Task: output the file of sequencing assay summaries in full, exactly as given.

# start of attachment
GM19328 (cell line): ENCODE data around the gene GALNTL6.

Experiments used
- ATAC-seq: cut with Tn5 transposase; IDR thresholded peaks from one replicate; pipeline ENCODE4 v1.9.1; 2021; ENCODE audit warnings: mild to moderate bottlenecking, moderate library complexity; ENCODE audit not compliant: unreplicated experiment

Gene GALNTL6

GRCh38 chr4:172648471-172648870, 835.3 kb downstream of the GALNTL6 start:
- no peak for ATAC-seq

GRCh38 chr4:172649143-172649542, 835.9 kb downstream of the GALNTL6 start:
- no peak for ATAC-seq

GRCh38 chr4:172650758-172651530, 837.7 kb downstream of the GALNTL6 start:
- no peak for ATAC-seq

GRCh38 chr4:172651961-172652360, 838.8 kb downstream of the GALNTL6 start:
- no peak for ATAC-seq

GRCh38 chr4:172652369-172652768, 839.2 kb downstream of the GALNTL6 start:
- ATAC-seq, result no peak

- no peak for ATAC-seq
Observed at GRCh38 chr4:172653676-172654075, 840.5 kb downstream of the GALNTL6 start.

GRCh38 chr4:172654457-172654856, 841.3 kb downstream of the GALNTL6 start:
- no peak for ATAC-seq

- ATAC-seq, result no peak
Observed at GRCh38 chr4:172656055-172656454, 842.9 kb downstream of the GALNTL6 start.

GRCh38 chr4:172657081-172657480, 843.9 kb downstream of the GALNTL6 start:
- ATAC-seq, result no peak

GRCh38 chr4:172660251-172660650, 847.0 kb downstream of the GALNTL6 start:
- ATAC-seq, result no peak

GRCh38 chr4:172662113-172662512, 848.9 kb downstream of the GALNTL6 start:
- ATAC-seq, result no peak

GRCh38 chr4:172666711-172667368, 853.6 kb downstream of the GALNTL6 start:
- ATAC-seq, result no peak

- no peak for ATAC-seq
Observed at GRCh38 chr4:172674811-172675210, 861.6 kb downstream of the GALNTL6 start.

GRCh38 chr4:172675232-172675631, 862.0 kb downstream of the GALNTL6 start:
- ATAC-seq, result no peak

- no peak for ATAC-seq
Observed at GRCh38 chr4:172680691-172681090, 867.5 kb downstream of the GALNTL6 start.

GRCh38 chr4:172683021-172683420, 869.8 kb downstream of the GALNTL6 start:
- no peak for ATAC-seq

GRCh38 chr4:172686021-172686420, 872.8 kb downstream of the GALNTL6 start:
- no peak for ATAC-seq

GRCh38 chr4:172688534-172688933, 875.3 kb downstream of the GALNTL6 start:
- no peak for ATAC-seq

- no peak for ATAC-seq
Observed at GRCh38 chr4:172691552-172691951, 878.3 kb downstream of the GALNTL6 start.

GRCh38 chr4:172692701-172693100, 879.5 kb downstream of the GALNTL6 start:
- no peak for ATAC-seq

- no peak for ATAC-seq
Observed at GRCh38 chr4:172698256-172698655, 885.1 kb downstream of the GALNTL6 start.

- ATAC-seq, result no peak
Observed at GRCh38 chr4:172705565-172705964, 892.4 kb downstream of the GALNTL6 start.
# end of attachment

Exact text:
GM19328 (cell line): ENCODE data around the gene GALNTL6.

Experiments used
- ATAC-seq: cut with Tn5 transposase; IDR thresholded peaks from one replicate; pipeline ENCODE4 v1.9.1; 2021; ENCODE audit warnings: mild to moderate bottlenecking, moderate library complexity; ENCODE audit not compliant: unreplicated experiment

Gene GALNTL6

GRCh38 chr4:172648471-172648870, 835.3 kb downstream of the GALNTL6 start:
- no peak for ATAC-seq

GRCh38 chr4:172649143-172649542, 835.9 kb downstream of the GALNTL6 start:
- no peak for ATAC-seq

GRCh38 chr4:172650758-172651530, 837.7 kb downstream of the GALNTL6 start:
- no peak for ATAC-seq

GRCh38 chr4:172651961-172652360, 838.8 kb downstream of the GALNTL6 start:
- no peak for ATAC-seq

GRCh38 chr4:172652369-172652768, 839.2 kb downstream of the GALNTL6 start:
- ATAC-seq, result no peak

- no peak for ATAC-seq
Observed at GRCh38 chr4:172653676-172654075, 840.5 kb downstream of the GALNTL6 start.

GRCh38 chr4:172654457-172654856, 841.3 kb downstream of the GALNTL6 start:
- no peak for ATAC-seq

- ATAC-seq, result no peak
Observed at GRCh38 chr4:172656055-172656454, 842.9 kb downstream of the GALNTL6 start.

GRCh38 chr4:172657081-172657480, 843.9 kb downstream of the GALNTL6 start:
- ATAC-seq, result no peak

GRCh38 chr4:172660251-172660650, 847.0 kb downstream of the GALNTL6 start:
- ATAC-seq, result no peak

GRCh38 chr4:172662113-172662512, 848.9 kb downstream of the GALNTL6 start:
- ATAC-seq, result no peak

GRCh38 chr4:172666711-172667368, 853.6 kb downstream of the GALNTL6 start:
- ATAC-seq, result no peak

- no peak for ATAC-seq
Observed at GRCh38 chr4:172674811-172675210, 861.6 kb downstream of the GALNTL6 start.

GRCh38 chr4:172675232-172675631, 862.0 kb downstream of the GALNTL6 start:
- ATAC-seq, result no peak

- no peak for ATAC-seq
Observed at GRCh38 chr4:172680691-172681090, 867.5 kb downstream of the GALNTL6 start.

GRCh38 chr4:172683021-172683420, 869.8 kb downstream of the GALNTL6 start:
- no peak for ATAC-seq

GRCh38 chr4:172686021-172686420, 872.8 kb downstream of the GALNTL6 start:
- no peak for ATAC-seq

GRCh38 chr4:172688534-172688933, 875.3 kb downstream of the GALNTL6 start:
- no peak for ATAC-seq

- no peak for ATAC-seq
Observed at GRCh38 chr4:172691552-172691951, 878.3 kb downstream of the GALNTL6 start.

GRCh38 chr4:172692701-172693100, 879.5 kb downstream of the GALNTL6 start:
- no peak for ATAC-seq

- no peak for ATAC-seq
Observed at GRCh38 chr4:172698256-172698655, 885.1 kb downstream of the GALNTL6 start.

- ATAC-seq, result no peak
Observed at GRCh38 chr4:172705565-172705964, 892.4 kb downstream of the GALNTL6 start.